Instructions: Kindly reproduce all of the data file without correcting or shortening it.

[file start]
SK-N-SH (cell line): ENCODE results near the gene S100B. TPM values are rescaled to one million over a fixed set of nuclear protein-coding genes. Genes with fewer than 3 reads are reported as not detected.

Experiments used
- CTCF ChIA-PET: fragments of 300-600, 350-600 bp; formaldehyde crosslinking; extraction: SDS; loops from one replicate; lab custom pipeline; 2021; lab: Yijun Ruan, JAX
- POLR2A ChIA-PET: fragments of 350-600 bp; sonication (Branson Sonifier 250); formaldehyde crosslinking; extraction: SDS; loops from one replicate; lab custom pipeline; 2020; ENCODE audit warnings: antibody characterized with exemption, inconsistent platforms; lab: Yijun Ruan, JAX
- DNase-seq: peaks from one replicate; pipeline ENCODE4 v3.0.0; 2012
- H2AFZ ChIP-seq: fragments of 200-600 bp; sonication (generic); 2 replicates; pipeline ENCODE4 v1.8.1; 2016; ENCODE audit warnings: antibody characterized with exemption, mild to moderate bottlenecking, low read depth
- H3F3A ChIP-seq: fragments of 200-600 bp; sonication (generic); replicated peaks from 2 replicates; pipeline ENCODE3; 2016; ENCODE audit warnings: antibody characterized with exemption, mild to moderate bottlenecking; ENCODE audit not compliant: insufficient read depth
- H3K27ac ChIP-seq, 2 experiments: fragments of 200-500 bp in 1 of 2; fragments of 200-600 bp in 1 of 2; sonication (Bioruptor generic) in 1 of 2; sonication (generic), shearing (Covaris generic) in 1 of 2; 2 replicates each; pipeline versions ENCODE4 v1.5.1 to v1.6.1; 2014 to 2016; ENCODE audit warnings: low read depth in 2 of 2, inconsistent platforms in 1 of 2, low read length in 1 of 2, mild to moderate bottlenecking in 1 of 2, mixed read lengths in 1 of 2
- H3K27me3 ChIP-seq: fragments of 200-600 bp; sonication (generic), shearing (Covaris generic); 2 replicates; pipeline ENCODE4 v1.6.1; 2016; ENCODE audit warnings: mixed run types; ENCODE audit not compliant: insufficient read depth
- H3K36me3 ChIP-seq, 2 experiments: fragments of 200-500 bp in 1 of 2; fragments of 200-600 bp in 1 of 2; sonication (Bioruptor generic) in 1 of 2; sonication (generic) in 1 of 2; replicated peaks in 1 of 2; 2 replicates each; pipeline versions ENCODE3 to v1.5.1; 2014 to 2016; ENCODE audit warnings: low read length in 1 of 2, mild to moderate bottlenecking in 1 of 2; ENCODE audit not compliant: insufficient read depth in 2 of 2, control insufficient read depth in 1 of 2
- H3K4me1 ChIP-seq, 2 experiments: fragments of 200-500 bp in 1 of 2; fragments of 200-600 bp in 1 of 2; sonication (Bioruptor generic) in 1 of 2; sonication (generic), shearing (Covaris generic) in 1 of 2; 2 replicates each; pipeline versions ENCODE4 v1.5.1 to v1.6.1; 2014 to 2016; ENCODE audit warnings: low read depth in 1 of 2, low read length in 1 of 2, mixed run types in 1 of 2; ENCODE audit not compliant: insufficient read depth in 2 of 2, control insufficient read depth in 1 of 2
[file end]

SK-N-SH (cell line): ENCODE results near the gene S100B. TPM values are rescaled to one million over a fixed set of nuclear protein-coding genes. Genes with fewer than 3 reads are reported as not detected.

Experiments used
- CTCF ChIA-PET: fragments of 300-600, 350-600 bp; formaldehyde crosslinking; extraction: SDS; loops from one replicate; lab custom pipeline; 2021; lab: Yijun Ruan, JAX
- POLR2A ChIA-PET: fragments of 350-600 bp; sonication (Branson Sonifier 250); formaldehyde crosslinking; extraction: SDS; loops from one replicate; lab custom pipeline; 2020; ENCODE audit warnings: antibody characterized with exemption, inconsistent platforms; lab: Yijun Ruan, JAX
- DNase-seq: peaks from one replicate; pipeline ENCODE4 v3.0.0; 2012
- H2AFZ ChIP-seq: fragments of 200-600 bp; sonication (generic); 2 replicates; pipeline ENCODE4 v1.8.1; 2016; ENCODE audit warnings: antibody characterized with exemption, mild to moderate bottlenecking, low read depth
- H3F3A ChIP-seq: fragments of 200-600 bp; sonication (generic); replicated peaks from 2 replicates; pipeline ENCODE3; 2016; ENCODE audit warnings: antibody characterized with exemption, mild to moderate bottlenecking; ENCODE audit not compliant: insufficient read depth
- H3K27ac ChIP-seq, 2 experiments: fragments of 200-500 bp in 1 of 2; fragments of 200-600 bp in 1 of 2; sonication (Bioruptor generic) in 1 of 2; sonication (generic), shearing (Covaris generic) in 1 of 2; 2 replicates each; pipeline versions ENCODE4 v1.5.1 to v1.6.1; 2014 to 2016; ENCODE audit warnings: low read depth in 2 of 2, inconsistent platforms in 1 of 2, low read length in 1 of 2, mild to moderate bottlenecking in 1 of 2, mixed read lengths in 1 of 2
- H3K27me3 ChIP-seq: fragments of 200-600 bp; sonication (generic), shearing (Covaris generic); 2 replicates; pipeline ENCODE4 v1.6.1; 2016; ENCODE audit warnings: mixed run types; ENCODE audit not compliant: insufficient read depth
- H3K36me3 ChIP-seq, 2 experiments: fragments of 200-500 bp in 1 of 2; fragments of 200-600 bp in 1 of 2; sonication (Bioruptor generic) in 1 of 2; sonication (generic) in 1 of 2; replicated peaks in 1 of 2; 2 replicates each; pipeline versions ENCODE3 to v1.5.1; 2014 to 2016; ENCODE audit warnings: low read length in 1 of 2, mild to moderate bottlenecking in 1 of 2; ENCODE audit not compliant: insufficient read depth in 2 of 2, control insufficient read depth in 1 of 2
- H3K4me1 ChIP-seq, 2 experiments: fragments of 200-500 bp in 1 of 2; fragments of 200-600 bp in 1 of 2; sonication (Bioruptor generic) in 1 of 2; sonication (generic), shearing (Covaris generic) in 1 of 2; 2 replicates each; pipeline versions ENCODE4 v1.5.1 to v1.6.1; 2014 to 2016; ENCODE audit warnings: low read depth in 1 of 2, low read length in 1 of 2, mixed run types in 1 of 2; ENCODE audit not compliant: insufficient read depth in 2 of 2, control insufficient read depth in 1 of 2